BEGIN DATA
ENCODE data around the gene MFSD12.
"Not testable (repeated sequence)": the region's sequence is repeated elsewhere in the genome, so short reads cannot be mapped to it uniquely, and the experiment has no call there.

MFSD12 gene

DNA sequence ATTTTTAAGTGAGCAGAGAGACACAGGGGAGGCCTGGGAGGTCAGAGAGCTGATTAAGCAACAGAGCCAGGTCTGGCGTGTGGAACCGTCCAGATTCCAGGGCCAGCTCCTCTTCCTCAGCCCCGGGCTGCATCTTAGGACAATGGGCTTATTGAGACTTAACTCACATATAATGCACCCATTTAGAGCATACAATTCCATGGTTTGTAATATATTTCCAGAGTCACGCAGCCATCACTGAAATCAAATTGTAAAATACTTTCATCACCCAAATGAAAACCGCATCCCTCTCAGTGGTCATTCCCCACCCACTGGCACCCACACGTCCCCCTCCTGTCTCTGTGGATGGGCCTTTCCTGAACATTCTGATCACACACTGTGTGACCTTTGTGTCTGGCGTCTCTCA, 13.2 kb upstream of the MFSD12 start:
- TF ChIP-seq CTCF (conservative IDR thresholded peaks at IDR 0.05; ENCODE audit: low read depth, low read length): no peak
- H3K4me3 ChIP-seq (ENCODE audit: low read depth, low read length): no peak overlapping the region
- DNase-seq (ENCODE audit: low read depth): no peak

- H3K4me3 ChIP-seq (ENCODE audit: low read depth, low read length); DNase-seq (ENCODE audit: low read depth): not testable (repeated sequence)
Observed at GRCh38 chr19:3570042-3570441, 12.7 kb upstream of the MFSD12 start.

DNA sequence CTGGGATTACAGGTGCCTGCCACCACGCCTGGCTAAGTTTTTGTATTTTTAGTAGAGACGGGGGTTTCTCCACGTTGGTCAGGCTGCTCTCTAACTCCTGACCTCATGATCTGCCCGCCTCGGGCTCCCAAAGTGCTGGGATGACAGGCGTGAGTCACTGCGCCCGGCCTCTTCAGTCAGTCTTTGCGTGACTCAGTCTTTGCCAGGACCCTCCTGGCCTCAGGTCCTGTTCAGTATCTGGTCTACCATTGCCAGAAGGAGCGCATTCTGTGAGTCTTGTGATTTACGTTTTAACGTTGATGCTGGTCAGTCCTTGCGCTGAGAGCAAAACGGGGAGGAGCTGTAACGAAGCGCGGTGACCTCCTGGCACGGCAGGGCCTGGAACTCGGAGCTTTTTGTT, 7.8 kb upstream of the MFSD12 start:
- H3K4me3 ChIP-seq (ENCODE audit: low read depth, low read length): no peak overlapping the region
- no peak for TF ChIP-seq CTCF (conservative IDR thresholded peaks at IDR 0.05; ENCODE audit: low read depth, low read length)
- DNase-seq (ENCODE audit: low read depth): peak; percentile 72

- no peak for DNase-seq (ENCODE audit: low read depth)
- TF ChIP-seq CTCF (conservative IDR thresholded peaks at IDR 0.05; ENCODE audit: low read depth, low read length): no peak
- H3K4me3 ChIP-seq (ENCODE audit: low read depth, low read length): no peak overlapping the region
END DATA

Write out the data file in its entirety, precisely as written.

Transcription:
ENCODE data around the gene MFSD12.
"Not testable (repeated sequence)": the region's sequence is repeated elsewhere in the genome, so short reads cannot be mapped to it uniquely, and the experiment has no call there.

MFSD12 gene

DNA sequence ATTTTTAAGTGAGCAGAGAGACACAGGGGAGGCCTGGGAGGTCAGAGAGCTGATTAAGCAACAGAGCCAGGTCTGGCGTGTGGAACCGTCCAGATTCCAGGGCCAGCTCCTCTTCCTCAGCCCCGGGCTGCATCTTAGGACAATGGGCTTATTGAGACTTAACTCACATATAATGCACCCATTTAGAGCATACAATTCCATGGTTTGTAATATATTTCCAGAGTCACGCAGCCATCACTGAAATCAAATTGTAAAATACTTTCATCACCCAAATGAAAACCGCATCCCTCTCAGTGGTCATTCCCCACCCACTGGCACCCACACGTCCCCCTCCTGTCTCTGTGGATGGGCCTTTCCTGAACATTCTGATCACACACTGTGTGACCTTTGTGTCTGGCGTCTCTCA, 13.2 kb upstream of the MFSD12 start:
- TF ChIP-seq CTCF (conservative IDR thresholded peaks at IDR 0.05; ENCODE audit: low read depth, low read length): no peak
- H3K4me3 ChIP-seq (ENCODE audit: low read depth, low read length): no peak overlapping the region
- DNase-seq (ENCODE audit: low read depth): no peak

- H3K4me3 ChIP-seq (ENCODE audit: low read depth, low read length); DNase-seq (ENCODE audit: low read depth): not testable (repeated sequence)
Observed at GRCh38 chr19:3570042-3570441, 12.7 kb upstream of the MFSD12 start.

DNA sequence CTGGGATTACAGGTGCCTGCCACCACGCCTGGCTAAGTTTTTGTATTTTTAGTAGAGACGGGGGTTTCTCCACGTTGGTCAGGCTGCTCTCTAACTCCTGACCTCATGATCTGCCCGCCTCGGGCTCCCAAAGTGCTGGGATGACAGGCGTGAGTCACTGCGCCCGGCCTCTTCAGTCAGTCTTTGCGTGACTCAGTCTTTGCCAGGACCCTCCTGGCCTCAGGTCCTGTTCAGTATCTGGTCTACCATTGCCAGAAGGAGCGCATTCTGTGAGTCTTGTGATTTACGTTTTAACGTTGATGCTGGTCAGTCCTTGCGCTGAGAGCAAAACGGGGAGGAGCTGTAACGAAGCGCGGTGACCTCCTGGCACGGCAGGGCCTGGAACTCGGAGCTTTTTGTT, 7.8 kb upstream of the MFSD12 start:
- H3K4me3 ChIP-seq (ENCODE audit: low read depth, low read length): no peak overlapping the region
- no peak for TF ChIP-seq CTCF (conservative IDR thresholded peaks at IDR 0.05; ENCODE audit: low read depth, low read length)
- DNase-seq (ENCODE audit: low read depth): peak; percentile 72

- no peak for DNase-seq (ENCODE audit: low read depth)
- TF ChIP-seq CTCF (conservative IDR thresholded peaks at IDR 0.05; ENCODE audit: low read depth, low read length): no peak
- H3K4me3 ChIP-seq (ENCODE audit: low read depth, low read length): no peak overlapping the region